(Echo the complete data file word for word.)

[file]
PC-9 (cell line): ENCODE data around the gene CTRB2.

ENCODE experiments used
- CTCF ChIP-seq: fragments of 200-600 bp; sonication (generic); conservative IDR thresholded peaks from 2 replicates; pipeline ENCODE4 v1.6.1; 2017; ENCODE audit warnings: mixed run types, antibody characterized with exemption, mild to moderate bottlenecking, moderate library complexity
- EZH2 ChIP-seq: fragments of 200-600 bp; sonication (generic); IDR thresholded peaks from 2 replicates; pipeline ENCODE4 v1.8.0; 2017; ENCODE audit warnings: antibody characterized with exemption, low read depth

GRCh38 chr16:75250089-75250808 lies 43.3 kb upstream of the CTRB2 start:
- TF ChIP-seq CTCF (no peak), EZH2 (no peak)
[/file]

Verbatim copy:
PC-9 (cell line): ENCODE data around the gene CTRB2.

ENCODE experiments used
- CTCF ChIP-seq: fragments of 200-600 bp; sonication (generic); conservative IDR thresholded peaks from 2 replicates; pipeline ENCODE4 v1.6.1; 2017; ENCODE audit warnings: mixed run types, antibody characterized with exemption, mild to moderate bottlenecking, moderate library complexity
- EZH2 ChIP-seq: fragments of 200-600 bp; sonication (generic); IDR thresholded peaks from 2 replicates; pipeline ENCODE4 v1.8.0; 2017; ENCODE audit warnings: antibody characterized with exemption, low read depth

GRCh38 chr16:75250089-75250808 lies 43.3 kb upstream of the CTRB2 start:
- TF ChIP-seq CTCF (no peak), EZH2 (no peak)